Source code released for Android privacy tool

Open source developers have released the source code for an Android privacy tool that found...

Open source developers have released the source code for an Android privacy tool that found 50% of apps tested were sending personal information to advertising companies.

The tool, dubbed TaintDroid, enables users to track the destination of information sent from their handsets, according to US reports.

TaintDroid is designed to give Android smartphone users greater insight into what their mobile applications are doing.

TaintDroid is a research prototype, and developers have published a guide and set up a TaintDroid discussion group for those interested in building, installing, and running the technology.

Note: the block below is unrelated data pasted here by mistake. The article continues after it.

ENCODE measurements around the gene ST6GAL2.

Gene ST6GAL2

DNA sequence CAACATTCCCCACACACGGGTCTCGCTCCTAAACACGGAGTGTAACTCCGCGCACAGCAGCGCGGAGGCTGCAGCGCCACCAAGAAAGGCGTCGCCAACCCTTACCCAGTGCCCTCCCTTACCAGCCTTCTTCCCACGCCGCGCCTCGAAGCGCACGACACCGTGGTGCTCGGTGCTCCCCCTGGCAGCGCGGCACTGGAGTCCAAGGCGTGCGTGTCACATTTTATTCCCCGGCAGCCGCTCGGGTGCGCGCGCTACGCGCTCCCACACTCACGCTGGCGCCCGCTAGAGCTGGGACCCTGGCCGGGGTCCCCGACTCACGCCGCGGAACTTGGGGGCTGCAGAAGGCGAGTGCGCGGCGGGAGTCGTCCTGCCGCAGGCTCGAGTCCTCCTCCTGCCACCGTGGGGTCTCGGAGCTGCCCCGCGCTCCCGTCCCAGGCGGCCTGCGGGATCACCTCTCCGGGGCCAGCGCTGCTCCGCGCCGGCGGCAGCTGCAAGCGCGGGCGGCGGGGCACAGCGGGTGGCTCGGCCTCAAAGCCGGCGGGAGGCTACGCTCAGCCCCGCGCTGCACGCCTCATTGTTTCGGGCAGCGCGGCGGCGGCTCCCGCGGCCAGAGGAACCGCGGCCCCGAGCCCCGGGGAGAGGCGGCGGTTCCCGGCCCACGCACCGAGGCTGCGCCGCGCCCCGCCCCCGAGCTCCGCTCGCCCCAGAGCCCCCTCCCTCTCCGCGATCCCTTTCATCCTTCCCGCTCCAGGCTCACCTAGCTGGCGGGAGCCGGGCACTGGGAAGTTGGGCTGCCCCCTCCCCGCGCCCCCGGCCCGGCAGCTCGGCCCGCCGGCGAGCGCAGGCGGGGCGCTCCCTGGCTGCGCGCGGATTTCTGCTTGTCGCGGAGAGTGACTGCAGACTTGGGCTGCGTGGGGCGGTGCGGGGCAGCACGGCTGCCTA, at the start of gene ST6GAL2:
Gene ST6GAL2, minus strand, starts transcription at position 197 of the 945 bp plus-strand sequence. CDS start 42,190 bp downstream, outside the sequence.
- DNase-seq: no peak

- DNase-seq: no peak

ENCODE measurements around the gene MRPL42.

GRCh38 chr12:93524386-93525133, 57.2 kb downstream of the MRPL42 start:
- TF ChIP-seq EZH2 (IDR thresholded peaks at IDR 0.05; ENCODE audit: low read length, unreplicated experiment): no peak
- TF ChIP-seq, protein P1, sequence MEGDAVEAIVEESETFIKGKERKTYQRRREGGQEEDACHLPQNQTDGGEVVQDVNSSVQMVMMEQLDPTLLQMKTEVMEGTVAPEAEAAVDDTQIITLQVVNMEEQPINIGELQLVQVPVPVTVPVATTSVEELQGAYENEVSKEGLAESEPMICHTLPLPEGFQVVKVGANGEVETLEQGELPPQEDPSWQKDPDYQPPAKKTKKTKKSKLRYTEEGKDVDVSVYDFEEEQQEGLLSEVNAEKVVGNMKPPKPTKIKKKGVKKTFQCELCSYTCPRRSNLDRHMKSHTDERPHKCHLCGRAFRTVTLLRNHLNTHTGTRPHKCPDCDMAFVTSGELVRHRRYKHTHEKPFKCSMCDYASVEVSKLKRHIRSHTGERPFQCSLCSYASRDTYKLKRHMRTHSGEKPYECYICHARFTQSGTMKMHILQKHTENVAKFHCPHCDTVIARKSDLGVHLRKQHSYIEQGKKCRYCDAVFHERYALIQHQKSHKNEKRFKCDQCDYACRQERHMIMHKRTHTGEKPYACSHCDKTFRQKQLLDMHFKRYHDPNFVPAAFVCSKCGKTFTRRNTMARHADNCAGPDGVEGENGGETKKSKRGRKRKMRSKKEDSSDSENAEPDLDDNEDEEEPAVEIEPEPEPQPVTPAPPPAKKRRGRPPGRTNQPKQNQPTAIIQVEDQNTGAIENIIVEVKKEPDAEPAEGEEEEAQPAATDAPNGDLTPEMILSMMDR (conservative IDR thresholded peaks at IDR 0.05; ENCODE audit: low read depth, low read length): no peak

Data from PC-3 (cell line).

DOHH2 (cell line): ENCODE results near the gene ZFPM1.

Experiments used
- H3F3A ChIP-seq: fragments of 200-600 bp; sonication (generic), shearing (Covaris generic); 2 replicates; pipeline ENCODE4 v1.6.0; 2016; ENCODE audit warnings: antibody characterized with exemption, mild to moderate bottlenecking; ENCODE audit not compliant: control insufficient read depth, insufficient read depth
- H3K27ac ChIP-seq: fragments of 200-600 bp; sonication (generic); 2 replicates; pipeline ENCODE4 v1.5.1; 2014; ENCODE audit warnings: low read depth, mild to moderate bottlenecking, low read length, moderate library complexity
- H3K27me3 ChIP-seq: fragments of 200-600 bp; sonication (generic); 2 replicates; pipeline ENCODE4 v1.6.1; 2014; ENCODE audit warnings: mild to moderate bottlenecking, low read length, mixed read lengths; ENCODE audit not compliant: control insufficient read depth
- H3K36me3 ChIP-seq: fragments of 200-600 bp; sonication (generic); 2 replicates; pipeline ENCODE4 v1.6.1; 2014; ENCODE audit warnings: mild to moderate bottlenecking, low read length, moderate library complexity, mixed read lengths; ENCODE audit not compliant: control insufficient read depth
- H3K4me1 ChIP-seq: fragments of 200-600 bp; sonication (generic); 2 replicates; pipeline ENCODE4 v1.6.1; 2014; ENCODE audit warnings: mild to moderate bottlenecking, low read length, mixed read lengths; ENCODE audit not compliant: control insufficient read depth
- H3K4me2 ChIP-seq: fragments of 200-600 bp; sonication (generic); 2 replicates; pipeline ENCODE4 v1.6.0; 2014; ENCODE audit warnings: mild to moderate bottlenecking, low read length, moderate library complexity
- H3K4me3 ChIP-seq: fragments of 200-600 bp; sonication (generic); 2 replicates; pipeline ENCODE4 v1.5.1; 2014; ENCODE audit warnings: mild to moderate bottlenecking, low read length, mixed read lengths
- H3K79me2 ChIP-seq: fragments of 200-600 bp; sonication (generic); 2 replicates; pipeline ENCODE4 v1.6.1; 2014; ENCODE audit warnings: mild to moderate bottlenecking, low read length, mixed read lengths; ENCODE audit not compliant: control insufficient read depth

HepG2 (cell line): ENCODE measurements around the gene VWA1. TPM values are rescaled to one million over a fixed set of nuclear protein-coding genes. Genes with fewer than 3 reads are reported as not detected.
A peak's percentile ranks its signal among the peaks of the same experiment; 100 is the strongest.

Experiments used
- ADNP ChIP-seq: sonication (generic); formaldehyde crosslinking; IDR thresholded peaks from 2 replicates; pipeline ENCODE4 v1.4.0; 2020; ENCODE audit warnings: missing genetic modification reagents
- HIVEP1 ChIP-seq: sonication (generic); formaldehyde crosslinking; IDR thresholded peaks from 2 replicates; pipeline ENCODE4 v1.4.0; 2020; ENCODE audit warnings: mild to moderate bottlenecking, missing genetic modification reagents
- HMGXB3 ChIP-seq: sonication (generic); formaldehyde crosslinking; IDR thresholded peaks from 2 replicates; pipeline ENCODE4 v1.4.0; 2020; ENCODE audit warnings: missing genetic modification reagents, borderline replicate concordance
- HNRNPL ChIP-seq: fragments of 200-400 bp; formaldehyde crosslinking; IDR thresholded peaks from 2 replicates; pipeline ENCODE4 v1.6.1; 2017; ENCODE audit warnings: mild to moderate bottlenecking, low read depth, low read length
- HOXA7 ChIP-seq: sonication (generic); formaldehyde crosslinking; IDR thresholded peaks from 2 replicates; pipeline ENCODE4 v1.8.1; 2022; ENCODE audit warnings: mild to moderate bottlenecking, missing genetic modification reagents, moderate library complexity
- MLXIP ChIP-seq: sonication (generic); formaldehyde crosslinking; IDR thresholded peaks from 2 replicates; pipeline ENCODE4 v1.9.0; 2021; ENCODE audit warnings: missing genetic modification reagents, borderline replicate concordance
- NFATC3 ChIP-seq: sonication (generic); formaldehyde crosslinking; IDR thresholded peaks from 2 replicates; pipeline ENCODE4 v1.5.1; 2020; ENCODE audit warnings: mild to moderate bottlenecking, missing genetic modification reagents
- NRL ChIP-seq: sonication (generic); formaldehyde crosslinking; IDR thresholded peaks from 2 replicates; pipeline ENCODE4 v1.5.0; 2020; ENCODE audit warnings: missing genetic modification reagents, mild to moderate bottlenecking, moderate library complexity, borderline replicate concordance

The team of US computer engineers at Duke University, California that wrote TaintDroid, tested the application using 30 randomly selected Android applications.

They found that 15 sent sensitive information, including the phone's location, to several ad companies' servers.

Two of the apps even shared the mobile phone number and SIM card identifiers with random servers.

The study was a proof-of-concept to show the value of enhancing smartphone platforms to include real-time monitoring tools to give users an awareness of how their information is being shared.



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